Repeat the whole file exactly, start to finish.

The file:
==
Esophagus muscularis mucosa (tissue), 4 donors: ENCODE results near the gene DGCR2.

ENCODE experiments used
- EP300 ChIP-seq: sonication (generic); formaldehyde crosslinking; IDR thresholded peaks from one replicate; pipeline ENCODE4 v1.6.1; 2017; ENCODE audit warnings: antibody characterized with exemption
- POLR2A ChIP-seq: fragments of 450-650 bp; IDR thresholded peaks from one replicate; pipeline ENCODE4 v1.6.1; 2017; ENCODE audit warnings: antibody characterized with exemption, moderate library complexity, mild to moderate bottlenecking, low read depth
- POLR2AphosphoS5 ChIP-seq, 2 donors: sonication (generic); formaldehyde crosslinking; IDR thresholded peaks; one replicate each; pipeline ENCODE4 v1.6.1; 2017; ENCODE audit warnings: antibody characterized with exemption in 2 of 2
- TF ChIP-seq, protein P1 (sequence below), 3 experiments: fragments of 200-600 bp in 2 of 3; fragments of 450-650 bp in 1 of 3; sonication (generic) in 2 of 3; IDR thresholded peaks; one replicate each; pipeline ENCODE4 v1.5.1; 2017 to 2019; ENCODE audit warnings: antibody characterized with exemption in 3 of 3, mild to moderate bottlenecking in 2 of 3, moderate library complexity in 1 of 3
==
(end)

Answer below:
Esophagus muscularis mucosa (tissue), 4 donors: ENCODE results near the gene DGCR2.

ENCODE experiments used
- EP300 ChIP-seq: sonication (generic); formaldehyde crosslinking; IDR thresholded peaks from one replicate; pipeline ENCODE4 v1.6.1; 2017; ENCODE audit warnings: antibody characterized with exemption
- POLR2A ChIP-seq: fragments of 450-650 bp; IDR thresholded peaks from one replicate; pipeline ENCODE4 v1.6.1; 2017; ENCODE audit warnings: antibody characterized with exemption, moderate library complexity, mild to moderate bottlenecking, low read depth
- POLR2AphosphoS5 ChIP-seq, 2 donors: sonication (generic); formaldehyde crosslinking; IDR thresholded peaks; one replicate each; pipeline ENCODE4 v1.6.1; 2017; ENCODE audit warnings: antibody characterized with exemption in 2 of 2
- TF ChIP-seq, protein P1 (sequence below), 3 experiments: fragments of 200-600 bp in 2 of 3; fragments of 450-650 bp in 1 of 3; sonication (generic) in 2 of 3; IDR thresholded peaks; one replicate each; pipeline ENCODE4 v1.5.1; 2017 to 2019; ENCODE audit warnings: antibody characterized with exemption in 3 of 3, mild to moderate bottlenecking in 2 of 3, moderate library complexity in 1 of 3